The Summit opened with a friendly match between the U-18 Men's National Team (MNT) and the Portland Timbers. It's always nice to open a soccer event with some quality soccer. From their performance, there's no doubt we'll see some of the U-18 MNT players in MLS in the near future.

Once we were settled in for the Summit we had the pleasure of listening to Dan Coyle, the author of The Talent Code. Hearing the author give us the ideas he had behind writing the book was interesting, learning more about the potential that everyone has to grow their talent was inspiring. We learned more about the role of adversity in talent growth (overcoming challenges), the hard work that must go into becoming topnotch in any endeavor, that talent is a continuous construction process, the need to put older players into the view of younger players (role models and inspiration), the 10 year rule (10,000 hours of deliberate practice and play) and more. I wonder how many youth soccer coaches put in 10,000 hours of study and practical experience into developing their craft of coaching?

The second day of the Summit began with Claudio Reyna giving us the reasons behind the U.S. Soccer Curriculum. It points us toward a national style of play. It gives clubs a curriculum for development to supplement the Best Practices for Coaching Soccer in the United States document. The Curriculum can be found in sections and in whole via this link: http://www.ussoccer.com/Coaches/Coaching-Education/Coaching-Home.aspx.

Following Coach Reyna's presentation of the Curriculum, a presentation was made by Paco de Miguel on the fitness component in high level training sessions for older adolescent players. That afternoon Mr. de Miguel demonstrated exercises done in a manner challenge both fitness and technique using the U-18 MNT players. His session was followed by Brian McBride conducting a session on technical functional training for strikers. The majority of these three sessions was aimed at the Developmental Academy coaches in attendance so the practical sessions were all right on the money for U-18 and older players.

The afternoon concluded with an opportunity for questions and answers with the day's presenters. Many good questions were asked with mostly quality answers. However little was discussed about Zone 1 and the aspects of the Curriculum aimed at our youngest players.

A member breakout meeting was held that evening for coaching education. The meeting was chaired by Dave Chesler, U.S. Soccer Director of Coaching Education and Scott Flood, U.S. Soccer Manager of Coaching Programs. Other representatives of U.S. Soccer included Dan Flynn, General Secretary and Claudio Reyna, Youth Technical Director. The US Youth Soccer Coaching Committee attended the meeting as well as representatives of other youth organizations. To the best of my knowledge, this was the first time that U.S. Soccer had held a meeting with its members directly on coaching education. The meeting was well received and productive. The meeting covered the current initiatives in coaching education, specifically:

a)     
A.I.M. current course sequence ( Assess + Integrate Curriculum + Modify)
b)      Evaluate, expand and develop instructional staff
c)       Connect with members
d)      Identify key technical and education leaders (member organizations)
e)      Focal points in education of coaches (member organizations)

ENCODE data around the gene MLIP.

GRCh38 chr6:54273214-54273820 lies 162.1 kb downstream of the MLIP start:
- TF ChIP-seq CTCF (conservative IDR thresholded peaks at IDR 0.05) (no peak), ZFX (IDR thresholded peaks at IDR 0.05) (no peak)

There is a desire by the organizations represented to better coordinate the coaching education offerings for soccer in America. In the near future, you will see an expansion of offerings from U.S. Soccer, US Youth Soccer and their state associations. Another example of improved cooperation on coaching education, Paul Payne, President for the NSCAA, and I are speaking to have the two organizations conventions complement one another on the themes for coaching development that are offered.

On the final day of the Summit we were given an in-depth presentation by SPARQ. That theory session was followed by a very useful field session on fitness training in a practical way for soccer. For coaches of teenaged players the information delivered should be used consistently in their seasonal training plan.

The U.S. Soccer Curriculum will be laced into the "E" to "A" License courses. The National Youth License curriculum for Zone 1 remains largely unchanged. I think at this time, aspects of the Curriculum specific to the Zone 1 age groups of U-6 to U-12 need some revision. I think the aspects of the Curriculum pertaining to Zones II and III are very good and I encourage clubs to utilize that information immediately.

I am quite pleased to have our national governing body, U.S. Soccer, step up and take a leadership role with a game plan for player development. This Curriculum along with Best Practices and the materials produced for coaches by US Youth Soccer should supply both paid and volunteer youth soccer coaches with guidance on the appropriate environments for players aged 5 to 19. In time, I think that foundation will help American soccer clubs create a healthy soccer culture.

There is more communication taking place between the coaching departments of U.S. Soccer and US Youth Soccer (representing the 55 state associations) and this is bearing fruit already. Naturally there will be challenges to face along the way. The attitude today is to work together on those challenges; in other words teamwork. No one organization can shift the American soccer landscape alone. We are moving forward!

Representing US Youth Soccer at the summit were myself and:

- Dr. David Carr, co-author of the National Youth License
- Dr. Lew Atkinson, Delaware Youth Soccer Technical Director and US Youth Soccer Region I representative
- Ian Mulliner, Illinois Youth Soccer Technical Director and US Youth Soccer Region II representative
- Mike Stickler, Florida Youth Soccer Technical Director and US Youth Soccer Region III representative
- Mike Smith, Oregon Youth Soccer Technical Director and US Youth Soccer Region IV representative
- Gary White, Washington Youth Soccer Technical Director
- Steve Hoffman, California Youth Soccer – South Technical Director and U.S. Soccer Women's Task Force member
- Jay Hoffman, Region I US Youth Soccer ODP Boys head coach